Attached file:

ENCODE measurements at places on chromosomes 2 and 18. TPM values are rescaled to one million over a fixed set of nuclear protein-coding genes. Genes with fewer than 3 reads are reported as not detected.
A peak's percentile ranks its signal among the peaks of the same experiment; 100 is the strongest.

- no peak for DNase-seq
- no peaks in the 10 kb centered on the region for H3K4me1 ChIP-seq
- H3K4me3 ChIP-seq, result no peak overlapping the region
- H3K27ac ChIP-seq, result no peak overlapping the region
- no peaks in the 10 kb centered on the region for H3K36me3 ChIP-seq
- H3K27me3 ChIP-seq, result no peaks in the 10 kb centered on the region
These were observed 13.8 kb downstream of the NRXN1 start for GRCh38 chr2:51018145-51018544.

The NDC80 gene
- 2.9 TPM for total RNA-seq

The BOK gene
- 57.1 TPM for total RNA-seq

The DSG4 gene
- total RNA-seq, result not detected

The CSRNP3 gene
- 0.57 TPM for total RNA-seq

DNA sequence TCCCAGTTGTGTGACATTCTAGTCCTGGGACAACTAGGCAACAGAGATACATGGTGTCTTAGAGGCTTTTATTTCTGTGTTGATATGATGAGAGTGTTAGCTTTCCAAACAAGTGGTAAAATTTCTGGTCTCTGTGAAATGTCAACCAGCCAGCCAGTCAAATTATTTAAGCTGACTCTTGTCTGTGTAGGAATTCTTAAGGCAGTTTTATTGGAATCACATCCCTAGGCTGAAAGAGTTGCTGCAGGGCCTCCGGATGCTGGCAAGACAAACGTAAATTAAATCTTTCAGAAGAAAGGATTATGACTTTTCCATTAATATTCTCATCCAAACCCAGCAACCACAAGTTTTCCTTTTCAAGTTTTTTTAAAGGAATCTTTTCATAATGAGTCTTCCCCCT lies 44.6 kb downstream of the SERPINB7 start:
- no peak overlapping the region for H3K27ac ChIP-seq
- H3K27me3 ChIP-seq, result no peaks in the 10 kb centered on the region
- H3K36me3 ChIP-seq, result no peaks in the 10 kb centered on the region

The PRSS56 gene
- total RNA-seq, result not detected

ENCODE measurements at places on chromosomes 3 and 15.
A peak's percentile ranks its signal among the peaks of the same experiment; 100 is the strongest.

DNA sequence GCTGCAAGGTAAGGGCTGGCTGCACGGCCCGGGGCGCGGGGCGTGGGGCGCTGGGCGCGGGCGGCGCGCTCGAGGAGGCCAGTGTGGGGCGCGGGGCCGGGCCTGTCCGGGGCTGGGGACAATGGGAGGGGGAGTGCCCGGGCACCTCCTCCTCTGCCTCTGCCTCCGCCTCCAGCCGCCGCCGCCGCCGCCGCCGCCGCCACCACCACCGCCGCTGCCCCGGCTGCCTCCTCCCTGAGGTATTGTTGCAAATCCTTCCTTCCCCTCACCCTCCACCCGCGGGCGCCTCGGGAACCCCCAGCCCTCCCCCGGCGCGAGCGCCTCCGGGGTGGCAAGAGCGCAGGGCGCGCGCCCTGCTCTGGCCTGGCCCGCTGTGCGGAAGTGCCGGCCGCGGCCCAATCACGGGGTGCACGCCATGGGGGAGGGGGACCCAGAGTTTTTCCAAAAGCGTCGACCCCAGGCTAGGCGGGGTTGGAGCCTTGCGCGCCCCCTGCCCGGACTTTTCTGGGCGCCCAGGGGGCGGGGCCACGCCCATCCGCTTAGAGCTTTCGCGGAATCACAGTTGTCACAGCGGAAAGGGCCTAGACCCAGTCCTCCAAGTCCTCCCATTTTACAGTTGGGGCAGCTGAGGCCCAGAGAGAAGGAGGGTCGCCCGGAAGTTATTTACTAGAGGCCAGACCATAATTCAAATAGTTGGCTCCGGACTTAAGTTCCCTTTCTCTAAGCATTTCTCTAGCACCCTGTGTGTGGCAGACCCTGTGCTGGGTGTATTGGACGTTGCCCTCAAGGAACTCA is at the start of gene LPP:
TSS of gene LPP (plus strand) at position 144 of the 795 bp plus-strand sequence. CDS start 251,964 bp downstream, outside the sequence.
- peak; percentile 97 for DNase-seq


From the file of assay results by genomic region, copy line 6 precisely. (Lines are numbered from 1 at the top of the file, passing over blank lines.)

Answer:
- H3K27ac ChIP-seq, result no peak overlapping the region